Ernst & Young predicts difficult road for utility stocks

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By: SGN Staff

Quick Take: I'll just get right to the bad news. Utility valuations will not be sustainable in the long run according to a new report from Ernst & Young(EY). This on top of recent commentary from Fitch Ratings and from industry insider Peter Kelly-Detwiler that Wall Street may soon shun utility stocks.

 

When will the exodus begin? As soon as the Federal Reserve takes action to increase interest rates, according to EY’s report. Better batten down the hatches. - By Jesse Berst

 

Power & utility sector outlook: valuations likely to continue to fall as market conditions shift, according to Ernst & Young LLP

US Power & Utility valuations, which despite a recent pullback remain well above 10-year historical averages, are not sustainable in the long run, according to a new report by Ernst & Young LLP's Power & Utilities practice.

 

The report, "The great yield rush: A closer look at total shareholder return in the US Power & Utilities sector," asserts that valuations are likely to continue to drop as the sector grapples with shifting market conditions. The recent pullback was sparked by speculation that the Federal Reserve will taper its bond-buying program before the end of the year, a move that would cause interest rates to rise.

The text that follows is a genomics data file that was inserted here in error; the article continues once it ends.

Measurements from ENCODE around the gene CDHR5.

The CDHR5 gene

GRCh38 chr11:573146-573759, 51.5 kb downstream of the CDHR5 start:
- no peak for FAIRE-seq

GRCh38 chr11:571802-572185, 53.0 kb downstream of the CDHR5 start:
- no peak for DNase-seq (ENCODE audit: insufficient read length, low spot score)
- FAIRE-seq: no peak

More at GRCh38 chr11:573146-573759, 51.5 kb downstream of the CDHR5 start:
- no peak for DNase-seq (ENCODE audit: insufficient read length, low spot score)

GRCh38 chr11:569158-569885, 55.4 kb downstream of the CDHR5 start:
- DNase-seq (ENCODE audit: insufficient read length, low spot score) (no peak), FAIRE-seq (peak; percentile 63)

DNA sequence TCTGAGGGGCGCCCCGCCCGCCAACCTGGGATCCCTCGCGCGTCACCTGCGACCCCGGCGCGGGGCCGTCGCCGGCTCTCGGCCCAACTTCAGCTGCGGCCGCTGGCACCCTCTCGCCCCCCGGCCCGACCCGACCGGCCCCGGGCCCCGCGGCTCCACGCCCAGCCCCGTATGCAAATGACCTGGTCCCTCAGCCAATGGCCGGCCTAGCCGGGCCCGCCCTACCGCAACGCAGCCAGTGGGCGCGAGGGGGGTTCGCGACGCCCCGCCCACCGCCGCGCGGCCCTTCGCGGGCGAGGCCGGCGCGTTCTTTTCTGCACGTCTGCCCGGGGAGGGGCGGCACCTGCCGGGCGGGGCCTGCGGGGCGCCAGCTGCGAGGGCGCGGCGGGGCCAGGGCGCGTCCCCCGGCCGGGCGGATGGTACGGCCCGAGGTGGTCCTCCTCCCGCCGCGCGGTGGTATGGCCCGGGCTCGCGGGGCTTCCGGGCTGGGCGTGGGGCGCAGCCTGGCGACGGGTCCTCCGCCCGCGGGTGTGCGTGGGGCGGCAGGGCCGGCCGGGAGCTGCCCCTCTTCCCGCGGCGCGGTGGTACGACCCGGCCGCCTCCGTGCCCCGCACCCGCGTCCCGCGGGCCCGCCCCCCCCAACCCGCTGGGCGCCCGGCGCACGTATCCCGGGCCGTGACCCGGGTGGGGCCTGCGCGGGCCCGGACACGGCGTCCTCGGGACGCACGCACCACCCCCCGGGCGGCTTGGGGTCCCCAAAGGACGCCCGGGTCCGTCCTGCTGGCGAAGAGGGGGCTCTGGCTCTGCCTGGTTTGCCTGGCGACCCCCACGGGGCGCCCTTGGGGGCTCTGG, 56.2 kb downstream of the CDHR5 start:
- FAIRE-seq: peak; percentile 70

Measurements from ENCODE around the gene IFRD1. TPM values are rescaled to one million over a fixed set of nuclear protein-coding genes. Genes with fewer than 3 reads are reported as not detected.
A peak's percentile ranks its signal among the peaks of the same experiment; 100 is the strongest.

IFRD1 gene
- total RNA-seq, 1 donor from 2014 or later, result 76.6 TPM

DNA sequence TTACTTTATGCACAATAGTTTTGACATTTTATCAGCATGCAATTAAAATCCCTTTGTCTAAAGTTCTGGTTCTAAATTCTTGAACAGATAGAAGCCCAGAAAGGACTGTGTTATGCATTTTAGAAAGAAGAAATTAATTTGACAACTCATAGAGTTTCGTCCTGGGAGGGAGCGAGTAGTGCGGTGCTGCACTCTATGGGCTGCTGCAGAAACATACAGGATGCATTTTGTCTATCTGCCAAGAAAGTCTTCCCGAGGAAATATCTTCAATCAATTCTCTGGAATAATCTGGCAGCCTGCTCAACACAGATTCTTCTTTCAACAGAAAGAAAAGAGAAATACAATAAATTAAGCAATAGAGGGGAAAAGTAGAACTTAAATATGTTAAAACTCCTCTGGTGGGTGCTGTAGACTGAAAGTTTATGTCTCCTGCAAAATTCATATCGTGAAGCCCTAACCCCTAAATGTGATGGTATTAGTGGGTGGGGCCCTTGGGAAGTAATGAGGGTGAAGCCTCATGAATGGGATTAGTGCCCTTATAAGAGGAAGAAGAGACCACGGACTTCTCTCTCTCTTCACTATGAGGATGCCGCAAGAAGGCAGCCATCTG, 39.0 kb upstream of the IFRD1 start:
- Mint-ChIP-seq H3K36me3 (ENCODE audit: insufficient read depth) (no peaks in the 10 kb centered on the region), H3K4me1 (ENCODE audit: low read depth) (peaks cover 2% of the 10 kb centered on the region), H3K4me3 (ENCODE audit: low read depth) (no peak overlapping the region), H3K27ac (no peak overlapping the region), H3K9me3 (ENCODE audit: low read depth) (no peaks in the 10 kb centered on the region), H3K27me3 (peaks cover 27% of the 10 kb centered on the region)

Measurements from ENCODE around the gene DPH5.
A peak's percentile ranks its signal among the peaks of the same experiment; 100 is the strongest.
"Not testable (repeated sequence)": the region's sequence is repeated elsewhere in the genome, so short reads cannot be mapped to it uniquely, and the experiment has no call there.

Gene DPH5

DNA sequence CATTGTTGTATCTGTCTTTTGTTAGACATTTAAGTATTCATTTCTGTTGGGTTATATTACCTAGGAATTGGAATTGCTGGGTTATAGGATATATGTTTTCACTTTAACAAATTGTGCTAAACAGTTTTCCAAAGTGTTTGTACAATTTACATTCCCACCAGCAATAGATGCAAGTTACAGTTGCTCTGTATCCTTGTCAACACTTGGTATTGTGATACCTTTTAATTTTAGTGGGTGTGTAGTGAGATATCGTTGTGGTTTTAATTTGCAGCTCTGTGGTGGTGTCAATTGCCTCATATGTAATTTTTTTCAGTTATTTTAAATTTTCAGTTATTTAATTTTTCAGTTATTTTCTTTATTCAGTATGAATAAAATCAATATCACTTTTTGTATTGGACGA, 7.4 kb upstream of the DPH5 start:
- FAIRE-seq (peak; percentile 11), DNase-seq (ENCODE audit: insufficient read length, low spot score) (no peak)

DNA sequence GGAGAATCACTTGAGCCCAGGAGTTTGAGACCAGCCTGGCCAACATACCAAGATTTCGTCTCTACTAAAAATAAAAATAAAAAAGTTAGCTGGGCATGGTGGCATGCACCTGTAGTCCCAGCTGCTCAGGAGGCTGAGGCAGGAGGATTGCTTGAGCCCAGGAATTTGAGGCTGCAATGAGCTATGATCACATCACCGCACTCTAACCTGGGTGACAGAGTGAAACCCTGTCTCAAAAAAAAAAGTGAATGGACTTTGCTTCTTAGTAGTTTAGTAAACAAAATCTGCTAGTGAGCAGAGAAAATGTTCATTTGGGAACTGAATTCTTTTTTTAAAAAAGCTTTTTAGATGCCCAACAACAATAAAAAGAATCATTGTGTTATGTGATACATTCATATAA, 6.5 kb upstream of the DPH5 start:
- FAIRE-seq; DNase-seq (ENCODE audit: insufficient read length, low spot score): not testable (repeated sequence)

“The years of significant capital inflows helping to drive shareholder returns based upon market uncertainty are over,” said Joseph Fontana, EY Global Transactions Power & Utilities Leader. “In the years to come investors will reward those utilities that can deliver steady dividends and credible growth prospects in the face of industry transition.”

 

In this economic climate, investors in search of better returns will leave the relative safety of the power & utilities sector in favor of higher-growth potential in the financials, technology and consumer discretionary sectors, as well as rising fixed income securities, according to the report. At the same time, the forecasted anemic electricity demand over the next two decades, combined with significant capital investment requirements, will place pressure on utilities’ ability to continue delivering attractive returns.

 

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